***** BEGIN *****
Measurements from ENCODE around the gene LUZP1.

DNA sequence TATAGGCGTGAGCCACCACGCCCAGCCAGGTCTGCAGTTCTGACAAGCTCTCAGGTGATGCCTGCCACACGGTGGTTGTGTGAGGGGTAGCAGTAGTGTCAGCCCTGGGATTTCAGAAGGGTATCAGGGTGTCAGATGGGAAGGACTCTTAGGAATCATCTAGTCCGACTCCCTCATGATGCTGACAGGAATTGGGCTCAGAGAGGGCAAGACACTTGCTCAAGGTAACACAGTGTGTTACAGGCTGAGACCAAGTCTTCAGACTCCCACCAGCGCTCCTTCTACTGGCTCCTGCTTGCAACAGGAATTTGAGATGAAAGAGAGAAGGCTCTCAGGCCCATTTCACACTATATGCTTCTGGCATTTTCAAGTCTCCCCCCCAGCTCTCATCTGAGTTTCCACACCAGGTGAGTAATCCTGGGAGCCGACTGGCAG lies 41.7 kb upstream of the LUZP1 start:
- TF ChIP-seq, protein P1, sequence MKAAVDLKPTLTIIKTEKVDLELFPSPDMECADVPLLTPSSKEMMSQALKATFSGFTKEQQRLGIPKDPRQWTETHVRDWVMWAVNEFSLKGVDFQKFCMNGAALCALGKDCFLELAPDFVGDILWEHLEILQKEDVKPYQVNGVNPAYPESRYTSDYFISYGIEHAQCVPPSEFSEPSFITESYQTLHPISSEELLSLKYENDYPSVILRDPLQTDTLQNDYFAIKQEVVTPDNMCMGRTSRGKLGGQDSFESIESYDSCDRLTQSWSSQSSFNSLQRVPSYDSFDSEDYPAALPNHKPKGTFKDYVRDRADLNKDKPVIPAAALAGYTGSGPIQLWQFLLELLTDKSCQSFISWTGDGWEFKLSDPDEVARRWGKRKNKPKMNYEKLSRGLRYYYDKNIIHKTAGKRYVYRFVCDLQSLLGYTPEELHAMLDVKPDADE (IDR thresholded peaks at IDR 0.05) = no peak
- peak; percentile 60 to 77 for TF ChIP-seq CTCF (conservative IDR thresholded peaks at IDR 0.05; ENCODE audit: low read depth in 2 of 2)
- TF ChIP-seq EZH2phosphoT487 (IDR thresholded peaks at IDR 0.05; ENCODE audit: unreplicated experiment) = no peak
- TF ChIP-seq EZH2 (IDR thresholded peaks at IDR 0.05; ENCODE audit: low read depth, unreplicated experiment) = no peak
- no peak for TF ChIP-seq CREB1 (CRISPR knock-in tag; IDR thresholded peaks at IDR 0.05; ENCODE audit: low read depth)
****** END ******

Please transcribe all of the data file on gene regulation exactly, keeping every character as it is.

Measurements from ENCODE around the gene LUZP1.

DNA sequence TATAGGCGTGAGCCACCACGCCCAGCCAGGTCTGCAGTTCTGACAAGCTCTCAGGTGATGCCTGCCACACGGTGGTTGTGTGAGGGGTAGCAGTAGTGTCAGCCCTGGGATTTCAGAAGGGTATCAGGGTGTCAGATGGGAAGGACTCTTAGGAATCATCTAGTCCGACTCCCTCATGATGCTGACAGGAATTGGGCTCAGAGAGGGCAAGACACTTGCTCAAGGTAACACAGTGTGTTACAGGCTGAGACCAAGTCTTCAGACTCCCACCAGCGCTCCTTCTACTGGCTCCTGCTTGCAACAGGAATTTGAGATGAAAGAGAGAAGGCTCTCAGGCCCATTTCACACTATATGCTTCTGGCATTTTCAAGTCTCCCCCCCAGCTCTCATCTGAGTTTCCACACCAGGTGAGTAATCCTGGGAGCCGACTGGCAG lies 41.7 kb upstream of the LUZP1 start:
- TF ChIP-seq, protein P1, sequence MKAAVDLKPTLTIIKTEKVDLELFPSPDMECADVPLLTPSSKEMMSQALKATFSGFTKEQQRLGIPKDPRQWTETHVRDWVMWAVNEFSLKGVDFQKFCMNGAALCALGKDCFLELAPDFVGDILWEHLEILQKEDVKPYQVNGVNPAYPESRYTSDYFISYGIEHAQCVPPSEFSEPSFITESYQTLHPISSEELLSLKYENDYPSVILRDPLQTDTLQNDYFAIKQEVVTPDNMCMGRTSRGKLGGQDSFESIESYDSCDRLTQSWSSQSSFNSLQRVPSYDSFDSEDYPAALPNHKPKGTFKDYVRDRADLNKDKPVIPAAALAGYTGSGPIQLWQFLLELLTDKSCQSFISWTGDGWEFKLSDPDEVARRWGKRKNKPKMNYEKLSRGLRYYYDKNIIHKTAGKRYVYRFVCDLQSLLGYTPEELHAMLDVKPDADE (IDR thresholded peaks at IDR 0.05) = no peak
- peak; percentile 60 to 77 for TF ChIP-seq CTCF (conservative IDR thresholded peaks at IDR 0.05; ENCODE audit: low read depth in 2 of 2)
- TF ChIP-seq EZH2phosphoT487 (IDR thresholded peaks at IDR 0.05; ENCODE audit: unreplicated experiment) = no peak
- TF ChIP-seq EZH2 (IDR thresholded peaks at IDR 0.05; ENCODE audit: low read depth, unreplicated experiment) = no peak
- no peak for TF ChIP-seq CREB1 (CRISPR knock-in tag; IDR thresholded peaks at IDR 0.05; ENCODE audit: low read depth)